Document Detail


Decreased Th1-type inflammatory cytokine expression in the skin is associated with persisting symptoms after treatment of erythema migrans.
MedLine Citation:
PMID:  21483819     Owner:  NLM     Status:  MEDLINE    
Abstract/OtherAbstract:
BACKGROUND: Despite the good prognosis of erythema migrans (EM), some patients have persisting symptoms of various character and duration post-treatment. Several factors may affect the clinical outcome of EM, e.g. the early interaction between Borrelia (B.) burgdorferi and the host immune response, the B. burgdorferi genotype, antibiotic treatment as well as other clinical circumstances. Our study was designed to determine whether early cytokine expression in the skin and in peripheral blood in patients with EM is associated with the clinical outcome.
METHODS: A prospective follow-up study of 109 patients with EM was conducted at the Åland Islands, Finland. Symptoms were evaluated at 3, 6, 12 and 24 months post-treatment. Skin biopsies from the EM and healthy skin were immunohistochemically analysed for expression of interleukin (IL)-4, IL-10, IL-12p70 and interferon (IFN)-γ, as well as for B. burgdorferi DNA. Blood samples were analysed for B. burgdorferi antibodies, allergic predisposition and levels of systemic cytokines.
FINDINGS: None of the patients developed late manifestations of Lyme borreliosis. However, at the 6-month follow-up, 7 of 88 patients reported persisting symptoms of diverse character. Compared to asymptomatic patients, these 7 patients showed decreased expression of the Th1-associated cytokine IFN-γ in the EM biopsies (p=0.003). B. afzelii DNA was found in 48%, B. garinii in 15% and B. burgdorferi sensu stricto in 1% of the EM biopsies, and species distribution was the same in patients with and without post-treatment symptoms. The two groups did not differ regarding baseline patient characteristics, B. burgdorferi antibodies, allergic predisposition or systemic cytokine levels.
CONCLUSION: Patients with persisting symptoms following an EM show a decreased Th1-type inflammatory response in infected skin early during the infection, which might reflect a dysregulation of the early immune response. This finding supports the importance of an early, local Th1-type response for optimal resolution of LB.
Authors:
Johanna Sjöwall; Linda Fryland; Marika Nordberg; Florence Sjögren; Ulf Garpmo; Christian Jansson; Sten-Anders Carlsson; Sven Bergström; Jan Ernerudh; Dag Nyman; Pia Forsberg; Christina Ekerfelt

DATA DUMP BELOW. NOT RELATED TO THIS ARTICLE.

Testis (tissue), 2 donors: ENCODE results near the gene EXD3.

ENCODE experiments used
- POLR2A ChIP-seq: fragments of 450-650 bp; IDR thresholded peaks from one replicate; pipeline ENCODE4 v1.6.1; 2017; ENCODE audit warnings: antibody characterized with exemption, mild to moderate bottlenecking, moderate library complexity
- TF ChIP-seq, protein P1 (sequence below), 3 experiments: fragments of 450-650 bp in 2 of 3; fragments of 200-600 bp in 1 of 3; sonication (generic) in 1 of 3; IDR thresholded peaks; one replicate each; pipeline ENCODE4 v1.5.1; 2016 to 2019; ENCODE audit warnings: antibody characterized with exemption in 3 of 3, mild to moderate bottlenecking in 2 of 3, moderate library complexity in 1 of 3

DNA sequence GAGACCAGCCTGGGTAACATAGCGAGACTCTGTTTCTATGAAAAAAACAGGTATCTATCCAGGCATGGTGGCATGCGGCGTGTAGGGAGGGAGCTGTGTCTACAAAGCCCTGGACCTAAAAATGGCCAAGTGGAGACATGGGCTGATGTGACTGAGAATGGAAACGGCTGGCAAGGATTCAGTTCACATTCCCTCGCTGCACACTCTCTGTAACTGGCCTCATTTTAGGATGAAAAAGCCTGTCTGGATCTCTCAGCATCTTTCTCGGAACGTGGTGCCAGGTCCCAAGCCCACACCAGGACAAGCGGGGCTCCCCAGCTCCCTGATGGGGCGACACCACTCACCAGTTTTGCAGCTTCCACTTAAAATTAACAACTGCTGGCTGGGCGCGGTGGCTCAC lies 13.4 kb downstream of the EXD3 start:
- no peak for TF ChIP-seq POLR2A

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Publication Detail:
Type:  Journal Article; Research Support, Non-U.S. Gov't     Date:  2011-03-31
Journal Detail:
Title:  PloS one     Volume:  6     ISSN:  1932-6203     ISO Abbreviation:  PLoS ONE     Publication Date:  2011  
Date Detail:
Created Date:  2011-04-12     Completed Date:  2011-08-25     Revised Date:  2013-06-30    
Medline Journal Info:
Nlm Unique ID:  101285081     Medline TA:  PLoS One     Country:  United States    
Other Details:
Languages:  eng     Pagination:  e18220     Citation Subset:  IM    
Affiliation:
Division of Infectious Diseases, Department of Clinical and Experimental Medicine, Faculty of Health Sciences, University of Linköping, Linköping, Sweden.
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MeSH Terms
Descriptor/Qualifier:
Adult
Aged
Aged, 80 and over
Borrelia burgdorferi / immunology*
Cytokines / blood,  metabolism*
Erythema Chronicum Migrans / blood*,  immunology*
Female
Humans
Immunohistochemistry
Interferon-gamma / blood
Interleukin-10 / blood
Interleukin-12 / blood
Interleukin-4 / blood
Male
Middle Aged
Prospective Studies
Skin / immunology*,  metabolism*,  microbiology
Young Adult
Chemical
Reg. No./Substance:
0/Cytokines; 130068-27-8/Interleukin-10; 187348-17-0/Interleukin-12; 207137-56-2/Interleukin-4; 82115-62-6/Interferon-gamma
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From MEDLINE®/PubMed®, a database of the U.S. National Library of Medicine


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